Whilst looking into the dark corner, I heard the strains of sweet but unearthly music outside the house and, looking again around the house, all was changing. Ever so many robin red-breasts were coming in through the open window and, perching themselves on the key-beams, sang as if they had a mind to split their throats. The tittering wrens left the mossy balls of nests they had built themselves under the perlins, and, hopping and flying, came down on the clews of ropes, to do all they were able with their tweeting to increase the music that was now close at hand under the little window, through which a moment aft, a troop of the small-people entered, playing such sweet strains on the pipes, flutes,
flageolets, and other instruments they had made with green reeds of the brook and shells of the shore, as made even the pert robins keep silence after they had tried in vain to equal the notes of the fairy strains.
The fairy-band stepped down most gracefully from the little window-seat, on to the floor, and were closely followed by pairs of the little ladies, and some few of their gentlemen, all bearing bunches of herbs or flowers. All walked in orderly procession, bowed or curtseyed to dame Chenance, and stood at a little distance behind her until some elderly fairy gentlemen, who closed the procession, came up and cast their herbs into her apron. I saw among them many bunches of the four-leaved clover (with which the ointment is made that enabled me to see all their doings). They brought her sprigs of agrimony, bettony, camomile, vervain, mouse-ear, and hundreds of other plants from down and moor that I don't know the names of. With these she makes her salves and charmed lotions. Now, all the fairies who had been enjoying themselves in all parts of the house, came around the musicians and the others who had returned with herbs and flowers. Betty seemed to be so used to what was going on that she did not look surprised, and I said nothing to let her know what I saw. She is always as clean as water can make her, or as the whitest shell on the shore; that day she had on, as usual, her dark russet-coloured quilted petticoat, with a white jacket of her own knitting made of the softest lamb's-wool yarn. For the sake of showing her dark chestnut curling hair, she seldom puts a hat, and never a cap, on her head; whether good or bad, she is always clean and handsome. As soon as the small people who bore herbs retired, others approached, and poured over her dress (from the unopened flowers or bottles of the foxglove) such dews or dyes as they gathered from sea or land, or God knows whence. The dyes had no sooner touched her dress than it was changed into a three-piled velvet of the same colour; the jacket became the finest and softest cloth, of a rich cream colour. Then others laid silver cord all over the quiltings that divided out the petticoat into diamond-shaped squares. The whole troop then advanced to deck out the dame with their flowers. Many brought little nosegays of the sky-coloured speedwell, with its flowers so like innocent eyes; other of the pimpernel, its dainty blossoms and globes of seed; the forget-me-not, eyebright, sweet lady's tresses, violets, heath-bells, and abundance of the dainty little bells—blue, pink, or white—that we find in such plenty on the moors in summer time, and hundreds of other fairy flowers like stars, bells, or butterflies that I never heard any names for. All these flowers were made up into the daintiest little sprigs of nosegays you ever saw—all of the same size yet all differently composed. These delicate sprigs were stitched (by the ladies who came down from the talfat) all over the silver-corded petticoat; a sprig in the middle of each square. Some very tiny flowerets were placed in a ground of delicate branching moss and flowers of wild grass; others they placed on the smallest leaves of the lady fern, or of the camomile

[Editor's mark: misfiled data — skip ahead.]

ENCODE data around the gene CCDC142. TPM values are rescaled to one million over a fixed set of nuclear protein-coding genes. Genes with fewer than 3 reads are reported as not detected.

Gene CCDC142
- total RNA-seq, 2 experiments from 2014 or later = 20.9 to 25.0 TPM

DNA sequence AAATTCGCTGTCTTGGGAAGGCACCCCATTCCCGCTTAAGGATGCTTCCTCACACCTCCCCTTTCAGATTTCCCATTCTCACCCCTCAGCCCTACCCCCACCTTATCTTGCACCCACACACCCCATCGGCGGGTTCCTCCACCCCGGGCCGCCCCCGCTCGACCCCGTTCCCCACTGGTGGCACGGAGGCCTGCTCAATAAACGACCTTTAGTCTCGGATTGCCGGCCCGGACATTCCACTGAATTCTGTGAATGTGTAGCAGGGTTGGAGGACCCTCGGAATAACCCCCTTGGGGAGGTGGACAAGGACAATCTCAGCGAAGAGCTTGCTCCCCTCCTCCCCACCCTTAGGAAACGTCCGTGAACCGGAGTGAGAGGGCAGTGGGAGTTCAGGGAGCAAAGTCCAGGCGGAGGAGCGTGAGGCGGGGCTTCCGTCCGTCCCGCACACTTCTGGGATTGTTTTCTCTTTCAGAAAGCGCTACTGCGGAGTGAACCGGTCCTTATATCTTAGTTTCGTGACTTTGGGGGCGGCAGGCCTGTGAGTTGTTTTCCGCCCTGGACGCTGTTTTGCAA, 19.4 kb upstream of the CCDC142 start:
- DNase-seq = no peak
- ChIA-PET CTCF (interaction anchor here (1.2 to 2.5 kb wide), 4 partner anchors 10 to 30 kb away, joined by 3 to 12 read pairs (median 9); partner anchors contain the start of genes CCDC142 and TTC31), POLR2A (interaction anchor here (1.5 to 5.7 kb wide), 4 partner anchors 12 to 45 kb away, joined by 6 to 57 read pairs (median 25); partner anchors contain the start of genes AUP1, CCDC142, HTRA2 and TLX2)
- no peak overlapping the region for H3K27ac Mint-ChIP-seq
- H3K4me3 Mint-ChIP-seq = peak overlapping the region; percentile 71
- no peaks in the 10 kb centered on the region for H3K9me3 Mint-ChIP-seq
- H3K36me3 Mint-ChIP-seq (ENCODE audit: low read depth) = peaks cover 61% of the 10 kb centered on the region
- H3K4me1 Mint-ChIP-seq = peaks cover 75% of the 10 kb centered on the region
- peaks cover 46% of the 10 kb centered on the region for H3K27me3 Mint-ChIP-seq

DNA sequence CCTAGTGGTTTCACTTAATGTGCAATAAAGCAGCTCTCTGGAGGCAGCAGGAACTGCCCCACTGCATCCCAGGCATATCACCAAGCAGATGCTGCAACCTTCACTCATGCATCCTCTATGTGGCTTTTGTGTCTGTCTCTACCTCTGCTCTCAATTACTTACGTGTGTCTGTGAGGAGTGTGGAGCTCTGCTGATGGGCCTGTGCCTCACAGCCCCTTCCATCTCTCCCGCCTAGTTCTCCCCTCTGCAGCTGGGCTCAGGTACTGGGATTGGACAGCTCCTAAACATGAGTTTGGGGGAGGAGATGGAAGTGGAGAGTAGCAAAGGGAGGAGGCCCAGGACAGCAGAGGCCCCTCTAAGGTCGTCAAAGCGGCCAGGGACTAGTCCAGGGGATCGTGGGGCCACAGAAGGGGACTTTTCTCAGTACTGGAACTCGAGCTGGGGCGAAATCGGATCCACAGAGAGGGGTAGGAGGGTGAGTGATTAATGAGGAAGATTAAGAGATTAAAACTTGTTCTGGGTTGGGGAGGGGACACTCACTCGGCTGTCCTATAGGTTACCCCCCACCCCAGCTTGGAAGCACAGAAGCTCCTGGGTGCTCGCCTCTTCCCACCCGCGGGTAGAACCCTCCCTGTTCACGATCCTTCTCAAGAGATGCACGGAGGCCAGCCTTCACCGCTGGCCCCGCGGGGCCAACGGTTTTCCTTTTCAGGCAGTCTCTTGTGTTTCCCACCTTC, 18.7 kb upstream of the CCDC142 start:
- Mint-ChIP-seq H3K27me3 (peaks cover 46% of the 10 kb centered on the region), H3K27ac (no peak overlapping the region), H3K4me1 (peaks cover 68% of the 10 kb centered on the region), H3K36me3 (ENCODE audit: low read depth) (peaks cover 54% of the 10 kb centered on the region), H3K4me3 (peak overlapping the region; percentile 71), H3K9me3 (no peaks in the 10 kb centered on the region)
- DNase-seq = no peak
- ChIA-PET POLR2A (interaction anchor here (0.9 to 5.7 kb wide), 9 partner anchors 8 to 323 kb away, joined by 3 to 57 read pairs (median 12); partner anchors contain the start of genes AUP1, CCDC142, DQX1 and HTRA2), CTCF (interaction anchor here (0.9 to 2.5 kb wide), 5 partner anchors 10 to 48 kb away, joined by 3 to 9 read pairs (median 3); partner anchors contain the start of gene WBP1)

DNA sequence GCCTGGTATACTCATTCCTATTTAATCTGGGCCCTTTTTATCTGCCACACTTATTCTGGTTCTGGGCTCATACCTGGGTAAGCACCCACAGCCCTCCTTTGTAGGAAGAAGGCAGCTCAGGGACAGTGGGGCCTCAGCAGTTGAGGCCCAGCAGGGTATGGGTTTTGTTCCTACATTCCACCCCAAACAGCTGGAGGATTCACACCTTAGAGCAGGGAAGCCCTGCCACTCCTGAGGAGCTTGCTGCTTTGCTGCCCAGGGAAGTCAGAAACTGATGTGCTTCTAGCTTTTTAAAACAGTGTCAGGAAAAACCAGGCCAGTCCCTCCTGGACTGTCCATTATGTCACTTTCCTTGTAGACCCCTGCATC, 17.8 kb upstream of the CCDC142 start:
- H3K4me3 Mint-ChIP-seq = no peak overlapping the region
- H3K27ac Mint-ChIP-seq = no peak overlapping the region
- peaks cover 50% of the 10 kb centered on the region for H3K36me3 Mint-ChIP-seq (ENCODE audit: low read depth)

plant. Near the bottom of her skirt, all around, the little ladies made a wreath of small bramble leaves, intermixed with the most delicate bramble roses, and their berries red and black. There was little other ornament on the jacket than the finest of lace turned over collar and cuffs, and a few such sparkling jewels to fasten it as dazzled my eyes—even the charmed one.